Camps Add Summer Learning Programs
Kids' summer camps are putting literacy programs on the schedule, to keep educational skills sharp year-round.
Courtesy of Western Family YMCA
Kids' summer camps add academic and literacy programs to keep educational skills sharp all year long.
“No more pencils, no more books” . . . hold it right there. Kids may love the sentiment behind the chant that signals the start of summer vacation, but parents should think twice about the effect “no more books” could have come
September. Educators have learned that students can lose up to 2.5 months of reading progress during the summer if they’re not partaking in skill-building literacy activities.
Recognizing this phenomenon, many camps are implementing programs to help combat the so-called “summer slide.” One national effort is the Explore 30 Camp Reading Program, a two-year-old American Camp Association (ACA) initiative that helps camps and youth development organizations jumpstart a reading program. In exchange for encouraging 30 minutes of daily reading, Explore 30 camps can get free children’s books and magazines from leading publishers, incentives for campers who complete reading challenges and activity ideas for incorporating reading into summer fun-and-sun.
Books & bunks
When it joined Explore 30 in 2011, Western Family YMCA Camp Wassaqui (formerly Wahoo) in Newark, DE collected donated books from Y members and hired literary specialist Kristy McCrea to build literacy activities into the daily camp schedule. McCrea sees each of the 400 campers for 30 to 45 minutes a few times per week, runs reading challenges and writing sessions, and leads weekly walking trips to the local library. “In some cases this program gave campers their very first experience with a library outside of school and their first library card,” reports Pamela Kennedy, the Y’s associate executive director. Wassaqui campers have many ways to log reading minutes and earn prizes. Sports campers read local newspapers’ sports sections, and older kids read to the younger groups. “We saw the campers begin to bring in their summer reading books and read them during down times or group reading time,” says McCrea.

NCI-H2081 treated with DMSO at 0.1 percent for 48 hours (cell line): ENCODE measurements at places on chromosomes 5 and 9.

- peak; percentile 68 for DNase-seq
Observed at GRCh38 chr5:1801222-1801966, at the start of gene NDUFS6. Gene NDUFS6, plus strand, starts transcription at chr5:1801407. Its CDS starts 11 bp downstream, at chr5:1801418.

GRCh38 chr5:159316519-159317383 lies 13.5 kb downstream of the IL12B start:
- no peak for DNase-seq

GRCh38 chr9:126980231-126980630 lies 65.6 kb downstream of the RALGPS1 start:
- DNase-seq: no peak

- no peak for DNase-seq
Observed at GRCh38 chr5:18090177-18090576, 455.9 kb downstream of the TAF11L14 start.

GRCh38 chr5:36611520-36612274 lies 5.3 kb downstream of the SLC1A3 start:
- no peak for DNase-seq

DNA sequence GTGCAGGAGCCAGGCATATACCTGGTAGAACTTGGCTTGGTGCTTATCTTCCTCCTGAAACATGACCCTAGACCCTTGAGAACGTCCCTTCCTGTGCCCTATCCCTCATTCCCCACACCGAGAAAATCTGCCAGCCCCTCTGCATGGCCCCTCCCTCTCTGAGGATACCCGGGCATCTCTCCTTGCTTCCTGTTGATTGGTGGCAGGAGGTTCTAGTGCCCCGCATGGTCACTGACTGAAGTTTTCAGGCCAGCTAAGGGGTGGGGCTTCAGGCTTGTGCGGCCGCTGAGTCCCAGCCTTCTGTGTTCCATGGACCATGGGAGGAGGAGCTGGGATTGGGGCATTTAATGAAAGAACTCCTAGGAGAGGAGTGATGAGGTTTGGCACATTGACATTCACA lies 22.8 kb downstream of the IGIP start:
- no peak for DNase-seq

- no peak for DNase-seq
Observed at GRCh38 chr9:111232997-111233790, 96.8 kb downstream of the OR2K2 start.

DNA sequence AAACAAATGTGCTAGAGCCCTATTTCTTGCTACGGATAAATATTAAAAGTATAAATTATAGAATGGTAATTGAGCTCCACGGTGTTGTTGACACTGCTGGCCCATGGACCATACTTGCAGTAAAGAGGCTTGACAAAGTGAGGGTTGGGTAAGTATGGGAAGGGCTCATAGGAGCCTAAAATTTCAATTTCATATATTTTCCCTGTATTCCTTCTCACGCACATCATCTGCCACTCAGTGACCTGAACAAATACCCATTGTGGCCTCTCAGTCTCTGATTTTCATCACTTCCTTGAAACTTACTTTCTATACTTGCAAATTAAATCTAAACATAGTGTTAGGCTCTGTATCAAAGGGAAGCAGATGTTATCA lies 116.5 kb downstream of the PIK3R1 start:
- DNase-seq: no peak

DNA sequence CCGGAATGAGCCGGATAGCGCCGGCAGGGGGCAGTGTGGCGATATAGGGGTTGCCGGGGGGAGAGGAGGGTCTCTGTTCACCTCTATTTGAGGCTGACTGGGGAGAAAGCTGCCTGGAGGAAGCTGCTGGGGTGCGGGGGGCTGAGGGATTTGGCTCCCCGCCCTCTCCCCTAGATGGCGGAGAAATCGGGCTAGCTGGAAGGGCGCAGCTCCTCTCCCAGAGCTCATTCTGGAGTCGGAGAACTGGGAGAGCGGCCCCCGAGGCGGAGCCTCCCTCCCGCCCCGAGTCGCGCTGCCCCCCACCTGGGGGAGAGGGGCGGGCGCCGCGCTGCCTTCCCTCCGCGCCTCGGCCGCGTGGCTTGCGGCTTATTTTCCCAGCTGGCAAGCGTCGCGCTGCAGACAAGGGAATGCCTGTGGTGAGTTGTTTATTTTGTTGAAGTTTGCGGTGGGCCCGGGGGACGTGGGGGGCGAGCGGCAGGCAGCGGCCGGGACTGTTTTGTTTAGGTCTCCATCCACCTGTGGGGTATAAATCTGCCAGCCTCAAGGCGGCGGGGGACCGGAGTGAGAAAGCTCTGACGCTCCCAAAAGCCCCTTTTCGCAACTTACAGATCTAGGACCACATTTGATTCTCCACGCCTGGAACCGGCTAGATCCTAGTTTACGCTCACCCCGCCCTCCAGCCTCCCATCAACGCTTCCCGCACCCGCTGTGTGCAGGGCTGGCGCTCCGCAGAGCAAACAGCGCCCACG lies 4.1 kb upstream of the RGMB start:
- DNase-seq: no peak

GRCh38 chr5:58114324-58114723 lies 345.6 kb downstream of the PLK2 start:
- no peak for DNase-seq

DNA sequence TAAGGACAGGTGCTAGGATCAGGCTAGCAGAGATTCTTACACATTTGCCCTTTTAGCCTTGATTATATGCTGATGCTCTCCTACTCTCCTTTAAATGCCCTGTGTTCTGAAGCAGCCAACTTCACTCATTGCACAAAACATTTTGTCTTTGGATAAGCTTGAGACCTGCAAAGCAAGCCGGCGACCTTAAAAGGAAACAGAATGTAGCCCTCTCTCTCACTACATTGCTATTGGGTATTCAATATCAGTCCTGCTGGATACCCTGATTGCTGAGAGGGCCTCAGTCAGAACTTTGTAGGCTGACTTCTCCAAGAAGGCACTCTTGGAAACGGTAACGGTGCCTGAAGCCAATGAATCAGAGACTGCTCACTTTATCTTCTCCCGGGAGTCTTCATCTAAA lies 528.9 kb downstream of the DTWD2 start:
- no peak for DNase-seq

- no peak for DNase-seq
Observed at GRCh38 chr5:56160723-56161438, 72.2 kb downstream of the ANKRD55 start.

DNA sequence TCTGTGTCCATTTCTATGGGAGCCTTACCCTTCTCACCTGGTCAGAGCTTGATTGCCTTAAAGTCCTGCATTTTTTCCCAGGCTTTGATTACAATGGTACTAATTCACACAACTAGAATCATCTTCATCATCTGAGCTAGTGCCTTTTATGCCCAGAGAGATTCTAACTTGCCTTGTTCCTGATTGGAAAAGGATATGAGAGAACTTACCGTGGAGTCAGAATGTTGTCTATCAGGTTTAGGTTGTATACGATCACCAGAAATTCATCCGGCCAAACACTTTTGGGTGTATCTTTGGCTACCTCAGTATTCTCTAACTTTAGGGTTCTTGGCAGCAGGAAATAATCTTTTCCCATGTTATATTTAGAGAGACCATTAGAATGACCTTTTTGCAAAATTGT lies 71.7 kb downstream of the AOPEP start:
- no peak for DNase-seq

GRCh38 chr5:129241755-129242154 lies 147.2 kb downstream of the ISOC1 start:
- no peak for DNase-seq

At Camp Towanda, a 91-year-old overnight camp in Honesdale, PA campers from 6 to 17 participate in Explore 30 and can get tutored in all school subjects. “We have many teachers on staff who encourage overall life skills,” says owner and director Mitch Reiter. To fulfill the camp’s Explore 30 commitment, “During rest hour and free play we announce and encourage campers to read at our library, on the porch of our house or in our pine tree-shaded reading area,” he explains.
“Summer enrichment is not about drills and flashcards; it’s about keeping children moving forward in their learning even when school lets out,” says Erin Pudlo, program coordinator at the
Summer Academy at Ursuline in Wilmington, DE. Here, “Children spend the morning engaged in academic enrichment and afternoons are filled with swimming and traditional day camp activities,” explains Pudlo. “Campers are happy to work when it feels like play.”
If your child’s camp doesn’t participate in Explore 30, check to see if your local library or school district offers summer reading books to borrow or purchase, and encourage your kids to take books to camp. Libraries and bookstores such as Barnes & Noble often reward children who enroll in their summer reading programs and reach their goals with a free book or gift certificate.
“Camps have always supported reading and literacy — reading has been a popular rest-hour activity for as long as there has been camp,” says ACA CEO Peg Smith. “But Explore 30 brings greater intentionality to the effort. It allows children to retain and further their reading skills while enjoying the many benefits of a summer camp experience that enriches their lives in valuable ways.”